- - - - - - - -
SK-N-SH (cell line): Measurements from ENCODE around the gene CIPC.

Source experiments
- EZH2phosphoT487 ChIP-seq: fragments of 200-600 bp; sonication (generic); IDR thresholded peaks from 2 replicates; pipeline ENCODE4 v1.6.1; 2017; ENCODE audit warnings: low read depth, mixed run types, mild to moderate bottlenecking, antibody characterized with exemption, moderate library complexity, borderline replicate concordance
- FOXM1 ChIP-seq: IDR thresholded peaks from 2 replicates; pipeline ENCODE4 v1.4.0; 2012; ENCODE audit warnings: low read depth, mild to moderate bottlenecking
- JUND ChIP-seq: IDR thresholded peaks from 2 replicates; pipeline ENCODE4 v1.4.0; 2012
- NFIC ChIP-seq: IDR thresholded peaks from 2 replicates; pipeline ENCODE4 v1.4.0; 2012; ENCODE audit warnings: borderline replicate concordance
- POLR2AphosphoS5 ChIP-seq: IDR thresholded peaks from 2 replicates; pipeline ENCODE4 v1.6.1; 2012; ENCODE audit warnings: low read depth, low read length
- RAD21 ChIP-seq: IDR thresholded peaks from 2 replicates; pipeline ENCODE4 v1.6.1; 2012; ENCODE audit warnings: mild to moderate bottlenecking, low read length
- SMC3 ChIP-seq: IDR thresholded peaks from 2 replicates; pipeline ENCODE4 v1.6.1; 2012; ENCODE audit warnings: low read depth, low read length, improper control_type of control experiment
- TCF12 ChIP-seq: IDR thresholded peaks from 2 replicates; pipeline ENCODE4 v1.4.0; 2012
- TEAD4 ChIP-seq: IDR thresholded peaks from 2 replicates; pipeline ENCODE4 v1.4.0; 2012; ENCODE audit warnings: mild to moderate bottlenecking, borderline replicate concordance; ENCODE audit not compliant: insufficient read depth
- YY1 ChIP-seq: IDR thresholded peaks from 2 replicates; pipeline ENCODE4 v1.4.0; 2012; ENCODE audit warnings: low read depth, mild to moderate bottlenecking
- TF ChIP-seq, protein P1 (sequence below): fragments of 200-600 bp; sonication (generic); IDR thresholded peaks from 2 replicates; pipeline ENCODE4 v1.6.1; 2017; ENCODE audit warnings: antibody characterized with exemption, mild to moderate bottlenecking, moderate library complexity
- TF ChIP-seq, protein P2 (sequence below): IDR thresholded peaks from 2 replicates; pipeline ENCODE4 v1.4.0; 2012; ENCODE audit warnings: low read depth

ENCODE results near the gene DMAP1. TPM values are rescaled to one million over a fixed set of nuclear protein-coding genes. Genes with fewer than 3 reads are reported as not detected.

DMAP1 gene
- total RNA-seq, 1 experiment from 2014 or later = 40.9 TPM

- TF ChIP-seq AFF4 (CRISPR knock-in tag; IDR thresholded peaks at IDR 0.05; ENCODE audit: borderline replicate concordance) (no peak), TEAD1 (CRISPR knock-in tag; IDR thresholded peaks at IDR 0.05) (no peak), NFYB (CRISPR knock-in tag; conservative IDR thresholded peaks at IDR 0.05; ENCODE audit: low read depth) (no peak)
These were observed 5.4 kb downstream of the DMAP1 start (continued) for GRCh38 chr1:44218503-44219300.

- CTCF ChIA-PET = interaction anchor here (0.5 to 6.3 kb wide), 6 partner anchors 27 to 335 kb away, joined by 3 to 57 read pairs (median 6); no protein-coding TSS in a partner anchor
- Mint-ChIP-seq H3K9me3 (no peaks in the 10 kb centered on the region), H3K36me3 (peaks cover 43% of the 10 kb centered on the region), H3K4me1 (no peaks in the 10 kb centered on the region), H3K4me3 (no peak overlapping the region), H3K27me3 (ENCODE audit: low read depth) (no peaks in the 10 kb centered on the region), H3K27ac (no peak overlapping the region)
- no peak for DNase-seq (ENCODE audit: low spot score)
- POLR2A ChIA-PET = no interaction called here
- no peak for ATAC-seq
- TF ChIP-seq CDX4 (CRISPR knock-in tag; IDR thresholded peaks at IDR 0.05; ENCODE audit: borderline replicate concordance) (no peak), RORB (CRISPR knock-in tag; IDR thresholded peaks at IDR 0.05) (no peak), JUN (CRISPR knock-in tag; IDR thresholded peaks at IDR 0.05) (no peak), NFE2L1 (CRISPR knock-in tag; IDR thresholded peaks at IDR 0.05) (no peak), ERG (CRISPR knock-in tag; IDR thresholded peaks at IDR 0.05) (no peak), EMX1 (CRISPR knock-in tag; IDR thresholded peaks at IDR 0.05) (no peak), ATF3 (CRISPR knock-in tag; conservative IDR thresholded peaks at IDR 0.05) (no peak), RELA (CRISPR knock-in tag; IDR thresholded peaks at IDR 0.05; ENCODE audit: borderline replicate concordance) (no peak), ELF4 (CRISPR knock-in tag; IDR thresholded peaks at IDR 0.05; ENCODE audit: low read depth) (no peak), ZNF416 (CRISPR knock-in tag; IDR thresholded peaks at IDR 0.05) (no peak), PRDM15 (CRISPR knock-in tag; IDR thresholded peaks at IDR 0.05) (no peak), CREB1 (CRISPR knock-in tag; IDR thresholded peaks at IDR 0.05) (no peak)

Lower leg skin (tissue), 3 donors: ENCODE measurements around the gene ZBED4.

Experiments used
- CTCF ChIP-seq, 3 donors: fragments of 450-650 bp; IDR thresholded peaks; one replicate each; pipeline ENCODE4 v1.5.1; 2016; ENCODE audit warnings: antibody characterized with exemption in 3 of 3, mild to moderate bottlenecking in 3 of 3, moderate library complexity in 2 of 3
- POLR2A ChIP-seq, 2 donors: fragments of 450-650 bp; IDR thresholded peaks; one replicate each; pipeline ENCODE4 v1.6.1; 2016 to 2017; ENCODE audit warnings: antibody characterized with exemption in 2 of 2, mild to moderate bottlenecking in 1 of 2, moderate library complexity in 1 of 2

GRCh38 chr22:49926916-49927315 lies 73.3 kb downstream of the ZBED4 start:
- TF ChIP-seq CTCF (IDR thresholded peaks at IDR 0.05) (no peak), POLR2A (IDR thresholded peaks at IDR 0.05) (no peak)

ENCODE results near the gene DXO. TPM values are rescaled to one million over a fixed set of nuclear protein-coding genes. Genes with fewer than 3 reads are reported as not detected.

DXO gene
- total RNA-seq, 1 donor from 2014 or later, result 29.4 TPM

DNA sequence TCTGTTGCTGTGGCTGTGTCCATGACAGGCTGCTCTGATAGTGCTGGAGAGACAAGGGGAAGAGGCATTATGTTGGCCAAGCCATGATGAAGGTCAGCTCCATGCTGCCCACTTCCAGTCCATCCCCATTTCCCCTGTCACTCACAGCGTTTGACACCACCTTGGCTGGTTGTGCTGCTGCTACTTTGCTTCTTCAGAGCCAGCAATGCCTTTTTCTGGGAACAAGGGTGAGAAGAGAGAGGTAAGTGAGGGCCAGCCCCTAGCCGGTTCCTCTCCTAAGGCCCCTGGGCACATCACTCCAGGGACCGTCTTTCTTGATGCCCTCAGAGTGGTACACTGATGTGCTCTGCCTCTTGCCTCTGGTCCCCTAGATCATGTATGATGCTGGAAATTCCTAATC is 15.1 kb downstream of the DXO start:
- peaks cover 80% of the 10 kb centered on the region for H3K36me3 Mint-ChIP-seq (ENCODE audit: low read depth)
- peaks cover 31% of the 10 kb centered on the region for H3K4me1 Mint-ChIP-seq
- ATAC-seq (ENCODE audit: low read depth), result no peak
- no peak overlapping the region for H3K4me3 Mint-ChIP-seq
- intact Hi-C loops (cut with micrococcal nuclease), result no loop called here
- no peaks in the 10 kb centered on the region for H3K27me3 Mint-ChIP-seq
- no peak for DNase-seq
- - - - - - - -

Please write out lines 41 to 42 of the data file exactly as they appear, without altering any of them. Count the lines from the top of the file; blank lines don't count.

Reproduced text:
- no peaks in the 10 kb centered on the region for H3K27me3 Mint-ChIP-seq
- no peak for DNase-seq